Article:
The article explores the feasibility of market timing, often considered an investing sin, using a combination of contrarian and trend-following strategies. Authors apply these ideas to stocks and bonds and their combination; arguing that if employed in moderation, market timing can be a virtue.
To be sure, market timing is very hard. For those who think market timing a two-asset mix of stocks and bonds is impossible, authors give some measured hope, while for those who think it's easy, authors show that it isn't. The authors’ advice is therefore to "sin a little."
The authors suggest the following practical recommendations for market timing:
- Combine signals: Contrarian and trend following signals tend to diversify one another and seem to work best as equal partners.
- Breadth is important: Timing across asset classes (more than one) is important, as is using multiple signals; contrarian and trend following (among other styles like carry, low risk, and high quality) are shown to be useful. So use timing in as many places as possible.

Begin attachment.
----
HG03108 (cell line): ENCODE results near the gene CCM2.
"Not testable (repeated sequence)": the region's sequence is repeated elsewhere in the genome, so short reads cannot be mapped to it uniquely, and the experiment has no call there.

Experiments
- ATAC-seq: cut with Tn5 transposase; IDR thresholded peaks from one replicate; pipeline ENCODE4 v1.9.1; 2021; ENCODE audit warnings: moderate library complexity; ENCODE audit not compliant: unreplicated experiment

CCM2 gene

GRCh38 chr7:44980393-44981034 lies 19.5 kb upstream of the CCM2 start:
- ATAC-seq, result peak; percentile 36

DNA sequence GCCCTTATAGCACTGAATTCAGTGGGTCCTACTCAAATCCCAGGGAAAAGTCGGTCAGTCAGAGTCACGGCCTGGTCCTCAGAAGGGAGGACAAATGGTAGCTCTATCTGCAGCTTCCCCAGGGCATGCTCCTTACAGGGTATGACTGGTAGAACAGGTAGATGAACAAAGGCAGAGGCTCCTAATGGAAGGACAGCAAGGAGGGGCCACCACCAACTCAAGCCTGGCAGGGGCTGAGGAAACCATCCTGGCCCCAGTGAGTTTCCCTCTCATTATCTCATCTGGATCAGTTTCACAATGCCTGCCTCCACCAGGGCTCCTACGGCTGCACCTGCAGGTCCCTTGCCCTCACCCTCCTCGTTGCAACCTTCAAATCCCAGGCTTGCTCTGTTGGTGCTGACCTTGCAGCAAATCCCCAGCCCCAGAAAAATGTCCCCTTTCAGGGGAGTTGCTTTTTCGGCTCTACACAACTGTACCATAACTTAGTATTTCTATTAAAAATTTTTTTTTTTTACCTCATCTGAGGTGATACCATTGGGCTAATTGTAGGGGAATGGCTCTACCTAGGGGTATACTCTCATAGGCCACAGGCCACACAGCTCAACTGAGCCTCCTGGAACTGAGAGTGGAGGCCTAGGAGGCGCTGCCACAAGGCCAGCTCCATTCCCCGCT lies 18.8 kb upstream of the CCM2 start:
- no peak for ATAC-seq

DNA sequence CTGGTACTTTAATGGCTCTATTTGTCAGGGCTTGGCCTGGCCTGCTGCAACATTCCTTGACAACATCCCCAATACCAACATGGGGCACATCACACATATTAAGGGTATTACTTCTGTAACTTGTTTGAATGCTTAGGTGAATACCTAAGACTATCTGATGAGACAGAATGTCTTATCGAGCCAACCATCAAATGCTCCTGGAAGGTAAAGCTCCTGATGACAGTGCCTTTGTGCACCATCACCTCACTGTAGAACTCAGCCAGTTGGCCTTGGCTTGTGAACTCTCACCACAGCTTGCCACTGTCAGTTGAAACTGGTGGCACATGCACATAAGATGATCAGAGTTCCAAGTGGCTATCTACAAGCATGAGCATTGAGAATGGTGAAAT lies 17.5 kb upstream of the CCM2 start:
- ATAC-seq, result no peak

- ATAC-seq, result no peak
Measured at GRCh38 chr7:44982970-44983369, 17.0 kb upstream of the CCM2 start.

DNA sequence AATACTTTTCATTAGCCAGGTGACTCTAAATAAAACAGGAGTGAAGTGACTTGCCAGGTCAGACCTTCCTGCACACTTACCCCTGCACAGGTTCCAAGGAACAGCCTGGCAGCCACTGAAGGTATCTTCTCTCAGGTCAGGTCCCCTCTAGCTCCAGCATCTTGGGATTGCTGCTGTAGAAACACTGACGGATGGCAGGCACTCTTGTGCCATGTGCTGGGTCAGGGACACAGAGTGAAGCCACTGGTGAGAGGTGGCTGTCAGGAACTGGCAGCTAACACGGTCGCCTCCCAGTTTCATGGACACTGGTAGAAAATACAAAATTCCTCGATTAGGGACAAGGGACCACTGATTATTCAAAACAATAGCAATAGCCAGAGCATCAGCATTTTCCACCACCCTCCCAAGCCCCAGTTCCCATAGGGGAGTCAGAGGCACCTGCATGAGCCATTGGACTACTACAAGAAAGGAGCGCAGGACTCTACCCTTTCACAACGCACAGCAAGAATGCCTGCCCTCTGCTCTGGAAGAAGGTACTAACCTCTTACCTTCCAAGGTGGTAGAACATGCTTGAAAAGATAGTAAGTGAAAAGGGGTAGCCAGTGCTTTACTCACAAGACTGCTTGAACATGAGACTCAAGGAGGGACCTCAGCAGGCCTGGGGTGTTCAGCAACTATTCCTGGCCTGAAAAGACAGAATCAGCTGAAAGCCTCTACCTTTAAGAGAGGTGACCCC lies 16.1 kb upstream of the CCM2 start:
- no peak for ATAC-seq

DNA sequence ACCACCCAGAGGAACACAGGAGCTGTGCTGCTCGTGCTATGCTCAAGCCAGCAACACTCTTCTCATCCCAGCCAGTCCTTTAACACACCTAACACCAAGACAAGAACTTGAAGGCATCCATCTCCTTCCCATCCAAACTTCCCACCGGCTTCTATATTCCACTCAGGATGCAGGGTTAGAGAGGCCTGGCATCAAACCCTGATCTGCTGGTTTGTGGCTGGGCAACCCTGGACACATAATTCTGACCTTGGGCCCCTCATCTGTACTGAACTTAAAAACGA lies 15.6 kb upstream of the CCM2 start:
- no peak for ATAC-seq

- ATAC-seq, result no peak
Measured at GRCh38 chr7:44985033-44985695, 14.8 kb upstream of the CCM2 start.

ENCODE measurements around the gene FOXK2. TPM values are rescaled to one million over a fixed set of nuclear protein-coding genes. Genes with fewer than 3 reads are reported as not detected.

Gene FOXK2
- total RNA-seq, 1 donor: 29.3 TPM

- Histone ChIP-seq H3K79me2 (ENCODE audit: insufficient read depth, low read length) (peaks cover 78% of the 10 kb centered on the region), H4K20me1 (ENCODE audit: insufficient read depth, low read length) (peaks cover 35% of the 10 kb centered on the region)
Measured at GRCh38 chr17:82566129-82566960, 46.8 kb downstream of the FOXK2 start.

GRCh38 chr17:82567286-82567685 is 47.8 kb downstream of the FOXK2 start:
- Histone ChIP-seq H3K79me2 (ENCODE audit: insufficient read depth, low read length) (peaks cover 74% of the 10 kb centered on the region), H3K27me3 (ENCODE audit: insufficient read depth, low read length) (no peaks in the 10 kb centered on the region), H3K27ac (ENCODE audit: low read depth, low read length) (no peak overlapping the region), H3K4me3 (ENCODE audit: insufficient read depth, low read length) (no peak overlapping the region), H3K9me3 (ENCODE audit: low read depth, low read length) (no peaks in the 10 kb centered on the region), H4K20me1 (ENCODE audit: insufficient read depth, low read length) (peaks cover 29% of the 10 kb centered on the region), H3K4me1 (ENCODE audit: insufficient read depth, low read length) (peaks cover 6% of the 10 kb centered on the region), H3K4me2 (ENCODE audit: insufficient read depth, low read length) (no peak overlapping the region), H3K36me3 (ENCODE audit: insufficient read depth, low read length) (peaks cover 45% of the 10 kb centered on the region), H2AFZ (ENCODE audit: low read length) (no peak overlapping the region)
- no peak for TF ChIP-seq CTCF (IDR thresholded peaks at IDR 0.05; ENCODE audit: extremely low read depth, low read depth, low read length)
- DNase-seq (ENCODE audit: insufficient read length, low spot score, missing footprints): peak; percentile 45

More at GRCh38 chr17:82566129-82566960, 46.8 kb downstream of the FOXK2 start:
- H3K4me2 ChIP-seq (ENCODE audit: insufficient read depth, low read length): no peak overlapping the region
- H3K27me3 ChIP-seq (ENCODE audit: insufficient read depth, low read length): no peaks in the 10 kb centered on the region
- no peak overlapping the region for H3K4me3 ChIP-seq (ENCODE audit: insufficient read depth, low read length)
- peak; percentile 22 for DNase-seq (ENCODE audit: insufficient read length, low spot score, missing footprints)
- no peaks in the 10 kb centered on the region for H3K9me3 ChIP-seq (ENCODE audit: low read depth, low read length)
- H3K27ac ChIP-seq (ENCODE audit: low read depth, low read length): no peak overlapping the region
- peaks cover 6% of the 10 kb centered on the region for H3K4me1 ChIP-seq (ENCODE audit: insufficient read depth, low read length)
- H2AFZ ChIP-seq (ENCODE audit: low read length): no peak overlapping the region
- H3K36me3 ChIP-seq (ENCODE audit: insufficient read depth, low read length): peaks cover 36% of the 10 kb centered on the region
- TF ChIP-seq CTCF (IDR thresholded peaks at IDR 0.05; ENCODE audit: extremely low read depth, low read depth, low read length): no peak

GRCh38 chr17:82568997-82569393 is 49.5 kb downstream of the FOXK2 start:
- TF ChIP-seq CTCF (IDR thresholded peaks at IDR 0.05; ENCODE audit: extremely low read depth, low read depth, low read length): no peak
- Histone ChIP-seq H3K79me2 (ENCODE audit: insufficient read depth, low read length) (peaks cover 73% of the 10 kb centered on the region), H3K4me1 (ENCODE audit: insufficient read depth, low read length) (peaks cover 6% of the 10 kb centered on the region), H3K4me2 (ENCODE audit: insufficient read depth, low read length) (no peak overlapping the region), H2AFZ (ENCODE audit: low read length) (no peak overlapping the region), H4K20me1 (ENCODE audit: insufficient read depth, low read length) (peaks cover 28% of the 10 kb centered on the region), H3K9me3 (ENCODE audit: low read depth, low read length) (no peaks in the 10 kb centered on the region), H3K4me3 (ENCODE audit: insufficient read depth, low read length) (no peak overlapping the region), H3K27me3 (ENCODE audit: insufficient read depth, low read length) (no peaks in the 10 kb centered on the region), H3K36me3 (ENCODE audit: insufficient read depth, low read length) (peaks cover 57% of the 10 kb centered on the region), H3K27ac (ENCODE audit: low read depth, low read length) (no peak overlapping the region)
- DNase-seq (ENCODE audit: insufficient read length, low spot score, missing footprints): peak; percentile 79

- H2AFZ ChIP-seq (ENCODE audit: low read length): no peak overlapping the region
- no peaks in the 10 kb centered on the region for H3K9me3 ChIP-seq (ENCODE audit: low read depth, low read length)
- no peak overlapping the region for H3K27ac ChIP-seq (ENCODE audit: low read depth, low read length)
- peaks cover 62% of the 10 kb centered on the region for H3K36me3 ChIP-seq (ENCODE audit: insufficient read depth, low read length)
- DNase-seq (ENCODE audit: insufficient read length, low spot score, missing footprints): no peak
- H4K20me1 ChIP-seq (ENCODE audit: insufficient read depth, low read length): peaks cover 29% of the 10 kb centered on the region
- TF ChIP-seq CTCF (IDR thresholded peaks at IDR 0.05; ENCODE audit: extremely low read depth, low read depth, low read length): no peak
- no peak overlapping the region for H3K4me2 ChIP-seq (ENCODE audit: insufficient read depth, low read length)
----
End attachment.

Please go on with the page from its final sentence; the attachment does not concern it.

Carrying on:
- Timing is a modest reward-for-risk strategy: Timing has the potential for rewards, but it is not a high-return-for-risk strategy. As such, investors should employ timing, but only in very moderate amounts.
- Act in moderation, not binary: Don’t employ market timing by getting in or out of an asset class entirely. It makes much more sense (and more likely to succeed over the long haul) to own less of an asset class when you are less positive on it, and vice-versa.
The information contained herein is only as current as of the date indicated, and may be superseded by subsequent market events or for other reasons. The views and opinions expressed herein are those of the author and do not necessarily reflect the views of AQR Capital Management, LLC, its affiliates or its employees. This information is not intended to, and does not relate specifically to any investment strategy or product that AQR offers. It is being provided merely to provide a framework to assist in the implementation of an investor’s own analysis and an investor’s own view on the topic discussed herein. Past performance is not a guarantee of future results.